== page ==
Ask Mr. Pedometer and Friends…
April 24, 2019
Q: Mr. Pedometer, I have a dear friend whose “social drinking” has gotten out of control. Any tips on friendly advice I might offer?
A: April is Alcohol Awareness month, sponsored by the National Council on Alcoholism and Drug Dependence (NCADD). Here’s what they offer:
“Drinking too much alcohol increases people’s risk of injuries, violence, drowning, liver disease, and some types of cancer. This April, during Alcohol Awareness Month, NCADD encourages you to educate yourself and your loved ones about the dangers of drinking too much.
“If you are drinking too much, you can improve your health by cutting back or quitting. Here are some strategies to help you cut back or stop drinking:
“Limit your drinking to no more than 1 drink a day for women or 2 drinks a day for men.
- “Keep track of how much you drink.
- “Choose a day each week when you will not drink.
- “Don’t drink when you are upset.
- “Limit the amount of alcohol you keep at home.
- “Avoid places where people drink a lot.
- “Make a list of reasons not to drink.
- “If you are concerned about someone else’s drinking, offer to help.”
One of the ways you might help your friend is to copy the above list to share. If health concerns don’t seem to convince your friend to limit alcoholic beverages, perhaps you could remind him/her that reducing drinking alcohol is a great way to lose weight…and save money!
If your friend is unable to stop drinking on his own, below are some things that can help you to help your friend.
Learn All You Can About Alcoholism and Drug Dependence
Utilize the resources we have provided including, Learn About Alcohol, Learn About Drugs and Family Education.
Speak Up and Offer Your Support
Talk to the person about your concerns, and offer your help and support, including your willingness to go with them to get help. Like other chronic diseases, the earlier addiction is treated, the better.
Express Love and Concern
Don’t wait for your loved one to “hit bottom.” You may be met with excuses, denial or anger, but be prepared to respond with specific examples of behavior that has you worried.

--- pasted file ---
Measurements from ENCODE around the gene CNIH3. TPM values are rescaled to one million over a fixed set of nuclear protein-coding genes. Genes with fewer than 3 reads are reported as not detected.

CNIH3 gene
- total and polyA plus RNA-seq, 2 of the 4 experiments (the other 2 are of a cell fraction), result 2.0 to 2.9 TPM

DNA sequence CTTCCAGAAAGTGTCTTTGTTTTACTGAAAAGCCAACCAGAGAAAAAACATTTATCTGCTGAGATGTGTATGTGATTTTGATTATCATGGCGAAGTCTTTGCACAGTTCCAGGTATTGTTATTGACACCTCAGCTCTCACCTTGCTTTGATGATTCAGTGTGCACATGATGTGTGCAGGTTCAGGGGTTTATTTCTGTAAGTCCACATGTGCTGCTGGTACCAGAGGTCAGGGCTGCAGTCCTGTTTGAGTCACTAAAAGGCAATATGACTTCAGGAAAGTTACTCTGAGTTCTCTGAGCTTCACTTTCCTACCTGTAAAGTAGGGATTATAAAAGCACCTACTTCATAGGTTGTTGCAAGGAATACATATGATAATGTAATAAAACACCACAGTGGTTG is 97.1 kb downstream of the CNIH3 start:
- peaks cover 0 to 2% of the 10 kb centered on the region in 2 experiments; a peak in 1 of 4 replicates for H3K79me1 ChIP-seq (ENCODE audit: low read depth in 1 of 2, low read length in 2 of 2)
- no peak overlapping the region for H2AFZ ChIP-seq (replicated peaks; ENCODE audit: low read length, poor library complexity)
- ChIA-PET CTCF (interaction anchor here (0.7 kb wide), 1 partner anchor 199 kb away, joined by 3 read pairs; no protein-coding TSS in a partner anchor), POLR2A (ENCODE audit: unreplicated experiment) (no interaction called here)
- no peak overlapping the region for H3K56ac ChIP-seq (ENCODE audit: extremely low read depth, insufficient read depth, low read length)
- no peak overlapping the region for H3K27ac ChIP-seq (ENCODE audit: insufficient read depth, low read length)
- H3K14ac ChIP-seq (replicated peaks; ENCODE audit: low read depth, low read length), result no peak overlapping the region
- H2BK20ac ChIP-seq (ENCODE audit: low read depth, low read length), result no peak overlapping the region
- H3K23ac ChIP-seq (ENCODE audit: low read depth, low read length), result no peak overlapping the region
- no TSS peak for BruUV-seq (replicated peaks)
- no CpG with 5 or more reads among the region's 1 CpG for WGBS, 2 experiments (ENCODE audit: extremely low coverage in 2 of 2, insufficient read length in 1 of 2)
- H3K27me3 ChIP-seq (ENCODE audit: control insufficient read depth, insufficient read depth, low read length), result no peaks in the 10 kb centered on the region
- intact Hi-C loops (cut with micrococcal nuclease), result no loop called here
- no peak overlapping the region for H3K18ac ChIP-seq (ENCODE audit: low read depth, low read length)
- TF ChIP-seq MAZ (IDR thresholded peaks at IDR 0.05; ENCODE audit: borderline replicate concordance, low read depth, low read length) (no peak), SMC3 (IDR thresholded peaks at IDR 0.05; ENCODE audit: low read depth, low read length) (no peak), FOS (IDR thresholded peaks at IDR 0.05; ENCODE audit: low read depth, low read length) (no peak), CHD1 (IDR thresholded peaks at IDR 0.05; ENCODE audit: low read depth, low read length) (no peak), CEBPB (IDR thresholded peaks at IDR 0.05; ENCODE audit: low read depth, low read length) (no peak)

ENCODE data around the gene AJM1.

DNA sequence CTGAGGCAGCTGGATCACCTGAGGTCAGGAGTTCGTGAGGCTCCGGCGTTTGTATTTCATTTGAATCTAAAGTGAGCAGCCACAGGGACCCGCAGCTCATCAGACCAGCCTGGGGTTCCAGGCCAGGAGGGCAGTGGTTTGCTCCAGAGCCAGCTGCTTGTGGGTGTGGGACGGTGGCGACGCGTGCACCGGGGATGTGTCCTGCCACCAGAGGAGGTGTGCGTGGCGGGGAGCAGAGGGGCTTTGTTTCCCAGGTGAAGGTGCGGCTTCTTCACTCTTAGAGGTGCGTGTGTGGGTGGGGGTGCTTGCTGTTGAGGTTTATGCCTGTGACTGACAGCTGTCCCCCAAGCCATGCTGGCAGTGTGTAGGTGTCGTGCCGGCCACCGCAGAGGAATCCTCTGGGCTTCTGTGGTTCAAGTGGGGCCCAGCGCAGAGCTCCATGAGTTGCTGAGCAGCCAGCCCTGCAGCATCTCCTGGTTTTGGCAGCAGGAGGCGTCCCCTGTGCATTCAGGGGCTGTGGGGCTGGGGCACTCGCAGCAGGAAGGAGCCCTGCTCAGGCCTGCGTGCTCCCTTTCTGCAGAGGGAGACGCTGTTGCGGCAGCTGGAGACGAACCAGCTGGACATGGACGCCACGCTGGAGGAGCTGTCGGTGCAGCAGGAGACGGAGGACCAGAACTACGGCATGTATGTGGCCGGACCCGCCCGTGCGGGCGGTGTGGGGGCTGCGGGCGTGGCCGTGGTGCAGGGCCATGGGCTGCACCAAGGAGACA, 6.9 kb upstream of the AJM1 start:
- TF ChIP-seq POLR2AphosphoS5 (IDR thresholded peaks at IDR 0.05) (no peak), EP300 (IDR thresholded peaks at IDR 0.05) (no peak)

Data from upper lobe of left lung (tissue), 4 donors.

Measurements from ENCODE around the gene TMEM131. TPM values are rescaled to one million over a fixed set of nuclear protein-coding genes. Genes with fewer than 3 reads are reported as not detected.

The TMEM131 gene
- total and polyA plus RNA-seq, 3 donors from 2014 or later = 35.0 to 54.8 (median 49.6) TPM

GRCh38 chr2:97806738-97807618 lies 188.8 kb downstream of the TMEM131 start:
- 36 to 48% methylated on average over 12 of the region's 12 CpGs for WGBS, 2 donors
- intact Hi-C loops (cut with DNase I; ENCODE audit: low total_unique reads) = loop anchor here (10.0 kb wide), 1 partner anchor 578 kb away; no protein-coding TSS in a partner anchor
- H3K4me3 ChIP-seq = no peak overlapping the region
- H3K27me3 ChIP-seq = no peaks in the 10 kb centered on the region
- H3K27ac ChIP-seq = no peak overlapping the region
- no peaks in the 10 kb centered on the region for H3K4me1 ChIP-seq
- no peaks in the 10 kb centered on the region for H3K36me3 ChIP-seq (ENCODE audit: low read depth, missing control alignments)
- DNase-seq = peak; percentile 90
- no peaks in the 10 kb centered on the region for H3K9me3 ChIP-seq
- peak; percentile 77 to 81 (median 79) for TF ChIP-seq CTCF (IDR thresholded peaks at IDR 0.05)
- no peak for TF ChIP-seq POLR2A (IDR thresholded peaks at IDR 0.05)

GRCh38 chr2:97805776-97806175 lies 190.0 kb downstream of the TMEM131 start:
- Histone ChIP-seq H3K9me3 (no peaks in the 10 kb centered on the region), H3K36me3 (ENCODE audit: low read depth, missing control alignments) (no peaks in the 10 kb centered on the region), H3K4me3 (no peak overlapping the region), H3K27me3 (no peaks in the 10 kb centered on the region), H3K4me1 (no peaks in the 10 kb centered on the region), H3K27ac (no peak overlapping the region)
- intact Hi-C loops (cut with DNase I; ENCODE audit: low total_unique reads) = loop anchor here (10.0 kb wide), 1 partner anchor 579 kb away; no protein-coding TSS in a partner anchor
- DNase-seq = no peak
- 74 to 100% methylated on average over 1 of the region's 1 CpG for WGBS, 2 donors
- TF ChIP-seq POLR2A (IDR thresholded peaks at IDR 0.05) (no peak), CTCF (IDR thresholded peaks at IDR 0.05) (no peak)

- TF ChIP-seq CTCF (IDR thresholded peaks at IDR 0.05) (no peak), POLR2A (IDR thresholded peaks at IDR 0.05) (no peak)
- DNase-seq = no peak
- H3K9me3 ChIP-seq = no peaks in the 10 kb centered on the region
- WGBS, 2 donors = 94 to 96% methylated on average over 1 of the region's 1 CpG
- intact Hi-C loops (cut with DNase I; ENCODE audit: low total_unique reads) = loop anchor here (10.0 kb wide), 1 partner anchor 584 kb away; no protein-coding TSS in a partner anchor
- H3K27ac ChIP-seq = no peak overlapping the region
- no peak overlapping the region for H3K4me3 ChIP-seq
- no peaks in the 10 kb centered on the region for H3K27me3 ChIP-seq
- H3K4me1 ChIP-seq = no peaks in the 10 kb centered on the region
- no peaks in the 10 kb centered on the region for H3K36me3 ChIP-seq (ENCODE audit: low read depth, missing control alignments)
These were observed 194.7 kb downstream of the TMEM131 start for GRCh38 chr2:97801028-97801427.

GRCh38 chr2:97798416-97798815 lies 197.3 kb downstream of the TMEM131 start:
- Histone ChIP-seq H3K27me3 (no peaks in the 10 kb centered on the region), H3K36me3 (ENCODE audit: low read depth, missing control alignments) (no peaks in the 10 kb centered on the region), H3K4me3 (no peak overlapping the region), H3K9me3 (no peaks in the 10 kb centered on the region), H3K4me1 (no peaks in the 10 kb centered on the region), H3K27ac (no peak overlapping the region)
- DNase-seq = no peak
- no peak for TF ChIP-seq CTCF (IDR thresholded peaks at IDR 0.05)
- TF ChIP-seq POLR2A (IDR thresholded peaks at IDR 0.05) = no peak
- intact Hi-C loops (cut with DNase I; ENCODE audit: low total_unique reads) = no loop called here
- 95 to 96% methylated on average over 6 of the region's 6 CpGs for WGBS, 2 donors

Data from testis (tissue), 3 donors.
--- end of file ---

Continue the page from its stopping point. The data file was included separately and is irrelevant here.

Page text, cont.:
Don’t Expect the Person to Stop Without Help
No doubt, you have heard it before — promises to cut down, to stop, but it doesn’t work. Treatment, support, and new coping skills are needed to overcome addiction to alcohol and drugs.
Support Recovery as an Ongoing Process
Once your friend or family member is receiving treatment, or going to meetings, remain involved. While maintaining your own commitment to getting help for yourself, continue to support their participation in ongoing care, meetings and recovery support groups. Continue to show that you are concerned about their successful long-term recovery.
- Don’t Preach: Don’t lecture, threaten, bribe, preach or moralize.
- Don’t Be a Martyr: Avoid emotional appeals that may only increase feelings of guilt and the compulsion to drink or use other drugs.
- Don’t Cover Up, lie or make excuses for them and their behavior.
- Don’t Assume Their Responsibilities: Taking over their responsibilities protects them from the consequences of their behavior.
- Don’t Argue When Using: Arguing with the person when they are using alcohol or drugs is not helpful; at that point they can’t have a rational conversation.
- Don’t Feel Guilty or responsible for their behavior, it’s not your fault.
- Don’t Join Them: Don’t try to keep up with them by drinking or using yourself.
Helping a friend with an addiction is very difficult but you may be the only help they get. Educate yourself and reach out for help from professionals. You could be saving your friends life and the lives of others.
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